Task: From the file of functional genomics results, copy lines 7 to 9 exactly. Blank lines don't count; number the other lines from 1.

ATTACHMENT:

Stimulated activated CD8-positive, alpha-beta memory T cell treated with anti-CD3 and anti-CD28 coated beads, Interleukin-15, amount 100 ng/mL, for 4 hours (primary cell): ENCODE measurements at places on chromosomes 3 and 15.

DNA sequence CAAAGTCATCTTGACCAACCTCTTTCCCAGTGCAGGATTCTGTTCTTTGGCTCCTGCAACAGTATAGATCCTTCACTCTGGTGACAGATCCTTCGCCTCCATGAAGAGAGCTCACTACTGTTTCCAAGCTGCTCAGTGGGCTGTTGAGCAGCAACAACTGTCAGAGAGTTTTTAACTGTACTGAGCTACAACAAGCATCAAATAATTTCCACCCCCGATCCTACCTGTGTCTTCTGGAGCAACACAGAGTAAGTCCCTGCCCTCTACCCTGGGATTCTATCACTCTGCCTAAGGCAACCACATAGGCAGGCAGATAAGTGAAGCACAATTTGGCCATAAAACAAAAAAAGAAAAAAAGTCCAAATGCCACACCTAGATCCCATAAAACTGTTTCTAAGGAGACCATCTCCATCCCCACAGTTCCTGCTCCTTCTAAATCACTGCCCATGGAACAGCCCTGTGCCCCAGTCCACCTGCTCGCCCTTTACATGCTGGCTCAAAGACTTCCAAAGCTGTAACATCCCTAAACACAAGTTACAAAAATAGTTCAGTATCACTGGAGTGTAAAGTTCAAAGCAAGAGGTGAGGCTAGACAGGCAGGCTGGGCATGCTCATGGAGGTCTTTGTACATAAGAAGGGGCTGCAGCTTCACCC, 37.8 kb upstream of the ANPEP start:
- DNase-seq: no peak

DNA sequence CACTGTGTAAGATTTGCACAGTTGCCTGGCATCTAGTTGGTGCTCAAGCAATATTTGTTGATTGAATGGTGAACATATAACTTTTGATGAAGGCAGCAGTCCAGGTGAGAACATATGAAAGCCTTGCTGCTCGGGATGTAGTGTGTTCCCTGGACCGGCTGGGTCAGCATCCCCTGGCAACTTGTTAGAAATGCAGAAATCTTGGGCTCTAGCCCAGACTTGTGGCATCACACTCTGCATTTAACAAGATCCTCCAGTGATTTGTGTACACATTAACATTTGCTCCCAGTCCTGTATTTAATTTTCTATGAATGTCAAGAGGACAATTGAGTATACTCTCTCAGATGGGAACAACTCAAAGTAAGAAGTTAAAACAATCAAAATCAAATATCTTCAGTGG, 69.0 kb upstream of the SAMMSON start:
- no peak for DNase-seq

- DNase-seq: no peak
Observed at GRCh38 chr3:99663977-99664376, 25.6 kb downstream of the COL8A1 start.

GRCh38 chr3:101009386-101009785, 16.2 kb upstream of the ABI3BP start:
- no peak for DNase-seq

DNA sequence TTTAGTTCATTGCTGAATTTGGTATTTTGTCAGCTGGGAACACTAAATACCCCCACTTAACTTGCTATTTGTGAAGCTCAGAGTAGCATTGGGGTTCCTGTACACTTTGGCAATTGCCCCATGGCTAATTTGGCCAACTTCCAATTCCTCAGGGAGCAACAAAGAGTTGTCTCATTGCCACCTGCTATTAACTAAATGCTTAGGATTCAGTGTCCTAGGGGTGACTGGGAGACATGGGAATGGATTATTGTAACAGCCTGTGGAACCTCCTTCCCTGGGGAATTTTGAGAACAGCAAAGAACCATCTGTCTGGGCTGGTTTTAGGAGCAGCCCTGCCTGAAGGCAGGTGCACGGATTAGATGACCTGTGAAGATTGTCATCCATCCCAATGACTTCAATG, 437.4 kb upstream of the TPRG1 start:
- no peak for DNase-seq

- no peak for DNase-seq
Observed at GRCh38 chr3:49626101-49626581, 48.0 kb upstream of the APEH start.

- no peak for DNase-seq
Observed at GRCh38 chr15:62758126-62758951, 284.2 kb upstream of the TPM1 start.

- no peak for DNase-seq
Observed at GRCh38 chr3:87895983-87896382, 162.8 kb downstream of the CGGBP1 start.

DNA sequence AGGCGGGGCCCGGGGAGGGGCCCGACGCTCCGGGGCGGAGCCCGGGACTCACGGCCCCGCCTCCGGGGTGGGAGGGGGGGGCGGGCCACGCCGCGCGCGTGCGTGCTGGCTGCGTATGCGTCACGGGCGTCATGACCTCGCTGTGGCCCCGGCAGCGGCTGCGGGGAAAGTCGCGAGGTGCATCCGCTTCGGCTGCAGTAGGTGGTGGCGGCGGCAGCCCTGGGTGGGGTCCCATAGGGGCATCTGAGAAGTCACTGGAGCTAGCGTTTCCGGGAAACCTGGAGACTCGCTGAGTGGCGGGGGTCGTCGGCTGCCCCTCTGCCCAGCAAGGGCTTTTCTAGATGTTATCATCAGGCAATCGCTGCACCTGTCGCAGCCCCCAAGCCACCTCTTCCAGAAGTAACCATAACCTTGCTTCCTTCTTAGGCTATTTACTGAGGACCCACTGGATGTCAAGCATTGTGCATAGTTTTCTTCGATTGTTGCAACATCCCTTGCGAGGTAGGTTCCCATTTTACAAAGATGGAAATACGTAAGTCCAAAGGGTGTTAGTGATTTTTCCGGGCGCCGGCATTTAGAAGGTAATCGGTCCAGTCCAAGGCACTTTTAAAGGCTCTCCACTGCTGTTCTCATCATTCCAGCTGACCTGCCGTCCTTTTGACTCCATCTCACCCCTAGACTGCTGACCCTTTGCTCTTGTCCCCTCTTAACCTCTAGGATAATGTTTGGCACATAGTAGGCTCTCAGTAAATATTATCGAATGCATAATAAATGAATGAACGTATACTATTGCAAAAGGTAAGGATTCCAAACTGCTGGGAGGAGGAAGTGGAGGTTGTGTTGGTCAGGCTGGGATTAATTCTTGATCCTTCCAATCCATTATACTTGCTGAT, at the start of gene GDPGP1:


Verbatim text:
Observed at GRCh38 chr3:99663977-99664376, 25.6 kb downstream of the COL8A1 start.

GRCh38 chr3:101009386-101009785, 16.2 kb upstream of the ABI3BP start:
- no peak for DNase-seq